I was on cloud nine when I finally accomplished the Salamba Sirsasana (Supported Headstand) after many failed attempts that resulted in landing my face flat on the floor, and bruised knees. It was practiced at home and I managed to hold the pose for two seconds, then slowly progressing to five. I thought I was pretty good. Imagine my dismay when I witnessed ladies in their silver years not only could hold the pose in minutes, they were also gracefully getting into the variety of handstands, flying into the I-can’t-even-do-it-in-my-dreams poses. My confidence dipped to level 0.2357.
That was before I embarked on the YTT journey. During the first week of the course, I learned that instead of kicking and hopping with momentum to get into the pose (which is a no-no), I should always engage my hip flexors and shoulder blades. This helps to balance when I’m inverted as well. My forearms should be firmly pressed on the mat without sliding the elbows outwards (they call this mistake “the chicken wing”) to hold the weight of the body. There should be very little weight on the head and neck. I became more aware of not crushing my neck – keeping my shoulders away from my ears, rounding instead of arching my lower back by engaging my core, and focusing on Ujjayi breathing. With all that, I “swayed” (still working on keeping those damn legs straight and steady!) in the pose for almost two minutes! Confidence leveled up to 3.2745.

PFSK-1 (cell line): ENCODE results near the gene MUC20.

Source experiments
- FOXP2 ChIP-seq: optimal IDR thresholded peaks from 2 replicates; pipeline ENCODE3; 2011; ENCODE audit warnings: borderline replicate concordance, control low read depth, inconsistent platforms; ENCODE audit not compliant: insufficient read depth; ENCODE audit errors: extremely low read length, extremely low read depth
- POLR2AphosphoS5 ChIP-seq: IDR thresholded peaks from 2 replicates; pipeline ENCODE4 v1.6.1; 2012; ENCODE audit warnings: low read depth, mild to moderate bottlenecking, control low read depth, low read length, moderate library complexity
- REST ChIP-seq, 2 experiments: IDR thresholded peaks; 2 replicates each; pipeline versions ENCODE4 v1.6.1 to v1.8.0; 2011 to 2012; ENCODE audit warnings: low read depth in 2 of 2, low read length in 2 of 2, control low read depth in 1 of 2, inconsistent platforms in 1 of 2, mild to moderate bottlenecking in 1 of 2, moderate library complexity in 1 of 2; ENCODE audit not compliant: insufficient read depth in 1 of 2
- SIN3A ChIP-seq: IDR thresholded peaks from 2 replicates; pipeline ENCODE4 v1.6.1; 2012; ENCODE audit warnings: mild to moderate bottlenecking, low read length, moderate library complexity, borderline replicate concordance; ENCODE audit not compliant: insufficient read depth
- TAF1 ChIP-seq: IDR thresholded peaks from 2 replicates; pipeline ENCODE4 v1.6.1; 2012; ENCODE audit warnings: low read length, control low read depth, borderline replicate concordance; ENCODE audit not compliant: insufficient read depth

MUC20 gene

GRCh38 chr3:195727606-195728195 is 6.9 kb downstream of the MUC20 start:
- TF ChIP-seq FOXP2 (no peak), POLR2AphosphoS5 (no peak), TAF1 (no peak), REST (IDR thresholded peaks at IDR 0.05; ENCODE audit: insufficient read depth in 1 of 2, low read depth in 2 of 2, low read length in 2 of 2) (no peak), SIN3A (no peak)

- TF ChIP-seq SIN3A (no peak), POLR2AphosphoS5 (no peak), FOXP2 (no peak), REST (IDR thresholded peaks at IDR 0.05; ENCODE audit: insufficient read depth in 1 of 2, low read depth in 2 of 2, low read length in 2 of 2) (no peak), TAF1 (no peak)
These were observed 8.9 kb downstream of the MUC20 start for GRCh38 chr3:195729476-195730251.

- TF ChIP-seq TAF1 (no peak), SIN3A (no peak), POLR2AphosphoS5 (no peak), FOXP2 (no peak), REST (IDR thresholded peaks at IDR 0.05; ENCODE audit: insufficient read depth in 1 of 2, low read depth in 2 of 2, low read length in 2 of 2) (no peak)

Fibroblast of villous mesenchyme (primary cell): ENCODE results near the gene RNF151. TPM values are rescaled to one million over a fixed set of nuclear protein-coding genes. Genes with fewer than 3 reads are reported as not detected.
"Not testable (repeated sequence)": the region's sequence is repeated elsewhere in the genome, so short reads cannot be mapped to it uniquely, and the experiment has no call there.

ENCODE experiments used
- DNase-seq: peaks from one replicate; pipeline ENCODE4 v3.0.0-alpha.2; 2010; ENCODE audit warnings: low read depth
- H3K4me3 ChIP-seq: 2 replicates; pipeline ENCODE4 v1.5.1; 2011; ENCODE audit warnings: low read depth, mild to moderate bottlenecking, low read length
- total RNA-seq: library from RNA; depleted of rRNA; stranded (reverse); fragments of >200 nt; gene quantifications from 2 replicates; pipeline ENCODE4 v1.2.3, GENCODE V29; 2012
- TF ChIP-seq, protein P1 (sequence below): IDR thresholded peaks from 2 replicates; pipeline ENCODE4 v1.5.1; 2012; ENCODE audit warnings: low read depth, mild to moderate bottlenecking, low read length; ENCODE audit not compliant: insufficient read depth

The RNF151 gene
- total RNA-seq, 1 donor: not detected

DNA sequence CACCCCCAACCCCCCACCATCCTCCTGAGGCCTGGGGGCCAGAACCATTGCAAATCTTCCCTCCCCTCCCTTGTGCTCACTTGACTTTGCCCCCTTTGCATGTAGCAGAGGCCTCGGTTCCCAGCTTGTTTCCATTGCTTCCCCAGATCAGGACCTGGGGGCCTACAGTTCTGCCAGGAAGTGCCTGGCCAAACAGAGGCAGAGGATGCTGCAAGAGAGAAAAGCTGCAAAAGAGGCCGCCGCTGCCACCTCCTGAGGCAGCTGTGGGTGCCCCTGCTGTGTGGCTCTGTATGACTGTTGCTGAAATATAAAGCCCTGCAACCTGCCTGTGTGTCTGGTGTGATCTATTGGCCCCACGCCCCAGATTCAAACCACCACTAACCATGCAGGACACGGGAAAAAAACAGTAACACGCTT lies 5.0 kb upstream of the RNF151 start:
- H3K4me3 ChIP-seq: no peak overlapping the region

Note to self: As important it is to achieve the peak pose, it is crucial to learn the basic, proper techniques first. Not only to prevent injuries, but to reap the full benefits from doing them right. Be patient and practice, practice, practice!
“MEL” Jan ’17, 200hrsYTT